A place for preservation

Lately, I’ve been watching HGTV and DIY shows like “Restored” and “Rehab Addict,” where experts preserve old houses with salvaged materials or update them with new versions of period-appropriate pieces. Part of the understanding in this show is that the designers can’t keep everything, because some items are beyond repair, but they want to hold onto the essence of what the houses were originally built to be. 

Princeton is a community that is lucky to be filled with history, like Princeton Cemetery, which is my favorite view from the library. Now that the weather is improving, it’s a great time to explore wonderful places you can find on a visit to Princeton. Library staff have been busy recently with uncovering resources about local history and genealogy, and we are hoping to offer more tools soon. The library also offers access to tons of history and social sciences resources, like “Modern World History Online,” which covers people, places, and events in the broad expanse from the mid-15th century to the present, available for free access with your library card.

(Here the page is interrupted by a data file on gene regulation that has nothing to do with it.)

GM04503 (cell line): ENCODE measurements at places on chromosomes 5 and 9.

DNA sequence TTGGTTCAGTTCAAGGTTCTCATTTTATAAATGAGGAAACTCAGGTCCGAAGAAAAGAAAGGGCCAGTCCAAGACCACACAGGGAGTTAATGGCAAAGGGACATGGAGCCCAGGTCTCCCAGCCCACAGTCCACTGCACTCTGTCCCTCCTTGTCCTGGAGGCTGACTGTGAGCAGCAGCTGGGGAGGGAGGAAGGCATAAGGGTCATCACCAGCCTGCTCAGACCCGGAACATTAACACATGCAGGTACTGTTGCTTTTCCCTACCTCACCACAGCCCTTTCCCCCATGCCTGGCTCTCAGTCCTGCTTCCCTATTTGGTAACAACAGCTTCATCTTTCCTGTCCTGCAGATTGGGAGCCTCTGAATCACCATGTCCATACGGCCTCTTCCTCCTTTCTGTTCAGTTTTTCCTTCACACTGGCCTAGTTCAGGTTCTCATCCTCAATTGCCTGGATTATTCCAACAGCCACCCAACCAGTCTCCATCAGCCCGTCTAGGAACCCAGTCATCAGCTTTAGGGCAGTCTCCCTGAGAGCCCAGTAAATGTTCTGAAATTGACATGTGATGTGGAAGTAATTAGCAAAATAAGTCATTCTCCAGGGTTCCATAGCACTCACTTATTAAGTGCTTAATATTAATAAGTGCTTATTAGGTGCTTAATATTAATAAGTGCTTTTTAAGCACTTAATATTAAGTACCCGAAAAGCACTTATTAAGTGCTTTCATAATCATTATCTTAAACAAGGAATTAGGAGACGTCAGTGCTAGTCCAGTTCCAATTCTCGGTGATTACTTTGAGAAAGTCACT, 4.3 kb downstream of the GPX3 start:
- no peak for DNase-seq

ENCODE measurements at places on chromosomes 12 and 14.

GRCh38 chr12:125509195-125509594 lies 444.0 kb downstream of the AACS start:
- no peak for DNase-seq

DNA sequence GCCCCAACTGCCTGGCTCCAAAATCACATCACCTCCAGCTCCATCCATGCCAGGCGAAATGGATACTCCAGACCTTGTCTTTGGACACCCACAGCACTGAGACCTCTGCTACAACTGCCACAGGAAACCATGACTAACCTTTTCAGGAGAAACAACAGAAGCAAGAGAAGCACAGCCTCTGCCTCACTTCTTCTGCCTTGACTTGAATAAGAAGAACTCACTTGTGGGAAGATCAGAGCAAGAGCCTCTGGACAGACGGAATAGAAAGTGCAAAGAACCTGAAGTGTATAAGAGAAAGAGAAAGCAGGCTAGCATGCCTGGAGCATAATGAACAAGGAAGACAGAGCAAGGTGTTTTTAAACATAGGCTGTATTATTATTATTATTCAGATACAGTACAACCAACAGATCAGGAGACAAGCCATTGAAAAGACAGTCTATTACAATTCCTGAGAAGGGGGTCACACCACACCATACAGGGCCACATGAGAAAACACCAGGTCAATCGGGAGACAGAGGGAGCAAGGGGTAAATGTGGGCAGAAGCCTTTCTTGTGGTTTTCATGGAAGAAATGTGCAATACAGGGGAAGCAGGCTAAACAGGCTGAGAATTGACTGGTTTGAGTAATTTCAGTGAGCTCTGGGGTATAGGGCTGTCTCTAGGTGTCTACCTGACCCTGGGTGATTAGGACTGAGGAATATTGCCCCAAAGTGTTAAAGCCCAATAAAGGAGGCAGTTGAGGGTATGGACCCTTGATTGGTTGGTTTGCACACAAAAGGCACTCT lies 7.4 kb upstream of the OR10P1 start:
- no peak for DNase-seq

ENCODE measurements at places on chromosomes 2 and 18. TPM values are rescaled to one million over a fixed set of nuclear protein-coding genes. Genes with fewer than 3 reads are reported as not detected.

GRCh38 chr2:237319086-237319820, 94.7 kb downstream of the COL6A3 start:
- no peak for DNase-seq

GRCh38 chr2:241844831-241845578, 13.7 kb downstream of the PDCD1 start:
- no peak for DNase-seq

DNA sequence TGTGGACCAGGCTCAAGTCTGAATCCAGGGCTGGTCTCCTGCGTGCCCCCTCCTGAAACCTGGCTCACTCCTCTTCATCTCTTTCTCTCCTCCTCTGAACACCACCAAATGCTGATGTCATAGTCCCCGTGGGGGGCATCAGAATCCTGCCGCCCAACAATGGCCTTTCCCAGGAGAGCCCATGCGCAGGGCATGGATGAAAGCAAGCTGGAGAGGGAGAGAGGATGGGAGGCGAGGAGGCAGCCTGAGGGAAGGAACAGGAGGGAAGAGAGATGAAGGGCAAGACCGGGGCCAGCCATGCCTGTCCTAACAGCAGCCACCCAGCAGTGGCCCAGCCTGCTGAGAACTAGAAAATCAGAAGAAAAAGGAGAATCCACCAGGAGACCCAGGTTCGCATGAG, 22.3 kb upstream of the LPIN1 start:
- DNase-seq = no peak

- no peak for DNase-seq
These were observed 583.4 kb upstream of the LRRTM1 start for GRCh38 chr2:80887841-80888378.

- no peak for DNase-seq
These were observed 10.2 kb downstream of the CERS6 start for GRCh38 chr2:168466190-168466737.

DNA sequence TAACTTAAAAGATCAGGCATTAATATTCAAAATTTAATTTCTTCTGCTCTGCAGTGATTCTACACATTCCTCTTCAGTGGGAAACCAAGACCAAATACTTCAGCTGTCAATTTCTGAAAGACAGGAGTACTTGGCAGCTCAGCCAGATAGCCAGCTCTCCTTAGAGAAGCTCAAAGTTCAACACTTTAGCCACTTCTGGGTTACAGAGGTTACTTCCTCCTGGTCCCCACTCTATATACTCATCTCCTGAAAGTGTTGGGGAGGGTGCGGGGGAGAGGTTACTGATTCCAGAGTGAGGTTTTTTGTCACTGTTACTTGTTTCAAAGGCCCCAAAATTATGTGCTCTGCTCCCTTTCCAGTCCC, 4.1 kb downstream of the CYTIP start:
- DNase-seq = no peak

As we see more controversy popping up about names changing, books going out of print, and what seems to be a long stream of discussion regarding “cancel culture,” I have been thinking more and more about preservation and what it means. Preservation is an act of empathy. We must acknowledge and understand what we have and how it got here. It involves looking at what was created in the past, considering its context in the future, deciding what can be salvaged, what is sustainable, and what new things need to be integrated. As we look back at how very long and challenging the last year has been, it’s important for us to take a moment and take stock. How did we get here, where do we want to be, and what do we need to take with us when we go there?

Photo by Annie Spratt on Unsplash

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